A panel of three medical experts will determine whether a transgender swimmer has an unfair advantage over other female competitors before they are accepted at the elite level, according to a new policy from USA Swimming. The panel will consider "prior physical development of the athlete as a male … to mitigate the advantages associated with male puberty and physiology," the governing body says, per the BBC. It acknowledges "a competitive difference in the male and female categories," noting statistical data "shows that the top-ranked female in 2021, on average, would be ranked 536th across all short course yards (25 yards) male events in the country and 326th across all long course meters (50 meters) male events," per the Washington Post.
The eligibility criteria, announced Tuesday and effective immediately, also requires a testosterone level of less than 5 nanomoles per liter of blood continuously for at least three years, per the Post. Between 0.3 and 2.4 nmol/L is considered "normal" for females, writes Dr. Daniel Kelly of Sheffield Hallam University, who studies the role of testosterone in disease, though he notes "these ranges are often not agreed on by experts from different societies, countries or laboratories." At the non-elite level, transgender swimmers can change their competition category to compete "in a manner that is consistent with their gender identity and expression," according to USA Swimming. The new policy, however, will apply to swimmers hoping to set US records.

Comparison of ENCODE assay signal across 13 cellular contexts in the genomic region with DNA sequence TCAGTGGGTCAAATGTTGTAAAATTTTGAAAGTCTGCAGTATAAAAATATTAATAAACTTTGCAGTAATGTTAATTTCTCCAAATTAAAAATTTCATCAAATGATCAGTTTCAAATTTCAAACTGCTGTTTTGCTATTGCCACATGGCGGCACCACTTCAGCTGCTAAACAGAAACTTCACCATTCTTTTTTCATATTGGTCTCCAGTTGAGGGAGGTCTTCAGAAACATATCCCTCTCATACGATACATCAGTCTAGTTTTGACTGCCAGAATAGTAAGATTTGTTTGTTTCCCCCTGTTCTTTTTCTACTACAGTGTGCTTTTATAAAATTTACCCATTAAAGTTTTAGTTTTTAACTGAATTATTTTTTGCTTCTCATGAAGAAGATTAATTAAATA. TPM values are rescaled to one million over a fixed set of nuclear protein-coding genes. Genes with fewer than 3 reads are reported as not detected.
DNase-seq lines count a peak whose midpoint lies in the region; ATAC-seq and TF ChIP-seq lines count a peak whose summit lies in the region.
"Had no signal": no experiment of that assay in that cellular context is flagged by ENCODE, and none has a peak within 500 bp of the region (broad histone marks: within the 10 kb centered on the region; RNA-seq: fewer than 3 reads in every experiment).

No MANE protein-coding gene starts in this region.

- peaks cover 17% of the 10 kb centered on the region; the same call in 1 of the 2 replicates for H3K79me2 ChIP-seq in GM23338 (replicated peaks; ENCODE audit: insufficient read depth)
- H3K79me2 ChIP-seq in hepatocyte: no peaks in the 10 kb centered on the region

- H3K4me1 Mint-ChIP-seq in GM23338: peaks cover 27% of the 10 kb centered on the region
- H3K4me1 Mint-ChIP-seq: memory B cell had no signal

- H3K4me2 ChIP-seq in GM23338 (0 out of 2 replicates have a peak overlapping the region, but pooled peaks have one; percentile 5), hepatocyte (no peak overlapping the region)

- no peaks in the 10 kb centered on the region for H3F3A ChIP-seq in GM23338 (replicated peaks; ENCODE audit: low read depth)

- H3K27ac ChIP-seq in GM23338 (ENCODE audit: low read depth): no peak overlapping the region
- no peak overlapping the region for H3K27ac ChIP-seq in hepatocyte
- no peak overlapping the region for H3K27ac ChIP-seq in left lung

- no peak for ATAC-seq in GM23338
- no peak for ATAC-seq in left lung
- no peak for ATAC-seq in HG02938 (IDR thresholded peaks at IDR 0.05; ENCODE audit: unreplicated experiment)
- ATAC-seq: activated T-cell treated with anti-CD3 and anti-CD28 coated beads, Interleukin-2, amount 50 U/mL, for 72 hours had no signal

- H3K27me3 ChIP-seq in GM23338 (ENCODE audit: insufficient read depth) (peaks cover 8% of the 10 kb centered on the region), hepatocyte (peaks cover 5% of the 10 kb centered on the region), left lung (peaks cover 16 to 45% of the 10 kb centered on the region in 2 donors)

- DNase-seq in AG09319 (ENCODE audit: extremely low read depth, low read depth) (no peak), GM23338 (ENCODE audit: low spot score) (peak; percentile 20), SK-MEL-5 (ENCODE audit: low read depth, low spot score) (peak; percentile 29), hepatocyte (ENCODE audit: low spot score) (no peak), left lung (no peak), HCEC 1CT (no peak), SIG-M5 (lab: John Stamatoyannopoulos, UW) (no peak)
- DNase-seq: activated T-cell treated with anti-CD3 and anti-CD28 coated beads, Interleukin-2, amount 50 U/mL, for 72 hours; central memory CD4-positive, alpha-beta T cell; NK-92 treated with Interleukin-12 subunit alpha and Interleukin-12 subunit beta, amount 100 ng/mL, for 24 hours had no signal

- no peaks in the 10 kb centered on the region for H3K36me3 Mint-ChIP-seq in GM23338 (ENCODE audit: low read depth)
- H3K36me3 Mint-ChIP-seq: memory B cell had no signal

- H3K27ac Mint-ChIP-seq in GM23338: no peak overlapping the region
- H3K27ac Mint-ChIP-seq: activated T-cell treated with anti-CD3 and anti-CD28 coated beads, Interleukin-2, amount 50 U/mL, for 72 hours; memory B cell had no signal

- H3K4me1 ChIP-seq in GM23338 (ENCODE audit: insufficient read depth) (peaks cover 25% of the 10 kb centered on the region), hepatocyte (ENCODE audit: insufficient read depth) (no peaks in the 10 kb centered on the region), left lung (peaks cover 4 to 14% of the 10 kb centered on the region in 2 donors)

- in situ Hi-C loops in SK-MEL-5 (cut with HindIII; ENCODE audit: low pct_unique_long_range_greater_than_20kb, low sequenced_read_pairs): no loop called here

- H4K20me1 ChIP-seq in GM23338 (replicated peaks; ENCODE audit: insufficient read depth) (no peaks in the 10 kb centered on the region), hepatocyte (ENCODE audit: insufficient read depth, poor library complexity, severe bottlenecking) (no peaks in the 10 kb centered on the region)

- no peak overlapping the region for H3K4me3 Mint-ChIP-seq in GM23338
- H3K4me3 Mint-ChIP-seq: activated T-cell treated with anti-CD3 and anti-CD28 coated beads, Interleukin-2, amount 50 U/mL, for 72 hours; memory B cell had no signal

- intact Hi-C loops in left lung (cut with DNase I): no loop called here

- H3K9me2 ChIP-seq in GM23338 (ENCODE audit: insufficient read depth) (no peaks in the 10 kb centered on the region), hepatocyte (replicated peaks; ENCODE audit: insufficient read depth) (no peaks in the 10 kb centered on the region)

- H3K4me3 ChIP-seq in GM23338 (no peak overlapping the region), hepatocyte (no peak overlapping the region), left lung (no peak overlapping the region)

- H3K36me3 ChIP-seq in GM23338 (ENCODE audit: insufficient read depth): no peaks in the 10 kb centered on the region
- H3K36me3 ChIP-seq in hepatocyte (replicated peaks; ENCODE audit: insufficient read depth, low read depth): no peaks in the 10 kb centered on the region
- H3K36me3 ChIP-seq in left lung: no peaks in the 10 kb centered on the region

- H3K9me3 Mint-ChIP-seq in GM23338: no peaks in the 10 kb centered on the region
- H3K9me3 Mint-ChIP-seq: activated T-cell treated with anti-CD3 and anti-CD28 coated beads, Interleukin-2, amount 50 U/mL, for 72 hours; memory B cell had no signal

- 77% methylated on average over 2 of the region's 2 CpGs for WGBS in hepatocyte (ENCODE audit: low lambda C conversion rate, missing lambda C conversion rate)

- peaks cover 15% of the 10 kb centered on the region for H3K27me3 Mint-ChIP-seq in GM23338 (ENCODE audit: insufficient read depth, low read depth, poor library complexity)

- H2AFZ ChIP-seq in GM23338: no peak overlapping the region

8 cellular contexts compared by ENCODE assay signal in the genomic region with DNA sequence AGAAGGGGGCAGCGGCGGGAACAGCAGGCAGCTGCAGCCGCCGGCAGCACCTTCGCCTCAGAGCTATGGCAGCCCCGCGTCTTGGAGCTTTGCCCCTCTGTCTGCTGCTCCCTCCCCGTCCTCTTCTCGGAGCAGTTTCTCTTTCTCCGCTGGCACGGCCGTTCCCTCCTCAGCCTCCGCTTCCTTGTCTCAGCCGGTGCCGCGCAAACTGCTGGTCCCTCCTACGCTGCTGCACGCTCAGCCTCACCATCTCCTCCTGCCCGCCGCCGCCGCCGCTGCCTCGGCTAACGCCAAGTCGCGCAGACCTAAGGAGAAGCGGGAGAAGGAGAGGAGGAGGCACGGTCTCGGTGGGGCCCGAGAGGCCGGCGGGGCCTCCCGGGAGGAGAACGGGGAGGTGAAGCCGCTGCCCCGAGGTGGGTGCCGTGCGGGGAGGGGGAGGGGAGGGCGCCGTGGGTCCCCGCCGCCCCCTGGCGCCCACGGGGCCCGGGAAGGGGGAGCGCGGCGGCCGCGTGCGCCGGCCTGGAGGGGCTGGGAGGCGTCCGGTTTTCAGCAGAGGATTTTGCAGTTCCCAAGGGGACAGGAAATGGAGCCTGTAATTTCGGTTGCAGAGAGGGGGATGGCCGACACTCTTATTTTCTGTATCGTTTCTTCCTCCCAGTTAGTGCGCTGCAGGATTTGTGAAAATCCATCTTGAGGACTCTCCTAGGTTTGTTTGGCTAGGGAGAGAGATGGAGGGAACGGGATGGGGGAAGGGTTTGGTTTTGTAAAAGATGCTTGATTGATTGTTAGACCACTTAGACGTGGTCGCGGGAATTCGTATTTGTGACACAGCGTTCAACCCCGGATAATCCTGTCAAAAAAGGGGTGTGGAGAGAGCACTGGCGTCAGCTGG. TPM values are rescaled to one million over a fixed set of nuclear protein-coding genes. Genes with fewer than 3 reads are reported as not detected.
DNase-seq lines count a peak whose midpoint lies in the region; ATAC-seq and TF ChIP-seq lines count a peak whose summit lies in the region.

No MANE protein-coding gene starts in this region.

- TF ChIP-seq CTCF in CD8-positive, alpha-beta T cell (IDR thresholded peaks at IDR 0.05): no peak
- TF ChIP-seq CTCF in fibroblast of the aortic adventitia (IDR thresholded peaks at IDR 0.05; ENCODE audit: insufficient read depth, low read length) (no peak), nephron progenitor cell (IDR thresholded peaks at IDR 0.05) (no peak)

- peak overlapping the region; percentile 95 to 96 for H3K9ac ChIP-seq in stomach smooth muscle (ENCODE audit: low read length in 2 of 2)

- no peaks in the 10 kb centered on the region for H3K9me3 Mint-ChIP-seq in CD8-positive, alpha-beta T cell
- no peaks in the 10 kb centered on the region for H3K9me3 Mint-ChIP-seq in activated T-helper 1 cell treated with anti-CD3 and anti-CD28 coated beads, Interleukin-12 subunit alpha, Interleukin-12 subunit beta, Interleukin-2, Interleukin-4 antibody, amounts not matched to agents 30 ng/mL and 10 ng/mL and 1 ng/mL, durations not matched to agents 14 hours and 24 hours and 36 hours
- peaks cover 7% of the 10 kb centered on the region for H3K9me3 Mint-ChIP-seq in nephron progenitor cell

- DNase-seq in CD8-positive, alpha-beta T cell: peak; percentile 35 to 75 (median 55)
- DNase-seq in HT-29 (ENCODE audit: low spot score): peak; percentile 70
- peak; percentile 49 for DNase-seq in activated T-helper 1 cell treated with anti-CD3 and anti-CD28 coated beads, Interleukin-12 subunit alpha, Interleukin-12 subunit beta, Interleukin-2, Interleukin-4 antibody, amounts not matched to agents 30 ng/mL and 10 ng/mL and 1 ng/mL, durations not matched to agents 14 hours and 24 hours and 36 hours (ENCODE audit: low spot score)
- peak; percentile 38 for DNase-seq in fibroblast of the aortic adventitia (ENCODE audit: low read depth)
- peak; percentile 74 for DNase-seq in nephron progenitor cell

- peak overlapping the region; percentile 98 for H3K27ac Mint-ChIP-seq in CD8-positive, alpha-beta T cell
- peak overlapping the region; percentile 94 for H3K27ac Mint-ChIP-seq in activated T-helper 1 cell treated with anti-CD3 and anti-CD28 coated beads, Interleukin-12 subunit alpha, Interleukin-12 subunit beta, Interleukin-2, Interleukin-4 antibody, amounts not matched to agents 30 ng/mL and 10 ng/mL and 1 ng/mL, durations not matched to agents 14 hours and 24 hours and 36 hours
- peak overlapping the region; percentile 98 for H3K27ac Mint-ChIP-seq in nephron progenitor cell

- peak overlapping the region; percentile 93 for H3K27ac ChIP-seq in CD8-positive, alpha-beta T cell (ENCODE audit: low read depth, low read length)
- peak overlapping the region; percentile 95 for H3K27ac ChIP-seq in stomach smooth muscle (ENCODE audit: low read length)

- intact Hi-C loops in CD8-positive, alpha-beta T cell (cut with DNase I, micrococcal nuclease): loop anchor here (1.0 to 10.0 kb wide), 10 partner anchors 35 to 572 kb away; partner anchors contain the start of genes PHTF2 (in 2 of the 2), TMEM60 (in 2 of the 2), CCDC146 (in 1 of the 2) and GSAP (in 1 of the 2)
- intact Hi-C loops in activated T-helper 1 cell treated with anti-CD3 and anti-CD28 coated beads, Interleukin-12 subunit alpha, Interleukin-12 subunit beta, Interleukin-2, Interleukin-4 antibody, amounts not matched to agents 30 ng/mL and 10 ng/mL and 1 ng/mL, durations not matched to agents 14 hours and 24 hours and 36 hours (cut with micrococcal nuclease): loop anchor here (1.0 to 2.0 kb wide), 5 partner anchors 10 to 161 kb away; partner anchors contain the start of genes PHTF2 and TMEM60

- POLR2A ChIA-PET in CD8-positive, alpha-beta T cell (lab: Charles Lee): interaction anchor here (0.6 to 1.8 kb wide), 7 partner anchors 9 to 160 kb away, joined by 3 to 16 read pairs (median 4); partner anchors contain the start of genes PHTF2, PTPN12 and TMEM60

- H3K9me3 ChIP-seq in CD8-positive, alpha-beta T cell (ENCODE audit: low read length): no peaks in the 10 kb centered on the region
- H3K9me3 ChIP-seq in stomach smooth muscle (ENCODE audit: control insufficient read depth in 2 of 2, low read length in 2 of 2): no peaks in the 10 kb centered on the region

The policy comes in response to new NCAA protocol stating transgender athletes' participation will be determined by the policy set by each sport's national governing body, or in lieu of that, the policy set by the international governing body, per the Post. USA Swimming says it acted as FINA had reevaluated the expected timeline for its policy. Among those affected is Lia Thomas, who's been breaking records as a member of the University of Pennsylvania's women's swim team. On Tuesday, her teammates released a statement "to express our full support for Lia in her transition" after critical comments to the media by anonymous swimmers, which do not reflect "the feelings, values, and opinions of the entire Penn team," per ESPN. (Read more LGBTQ stories.)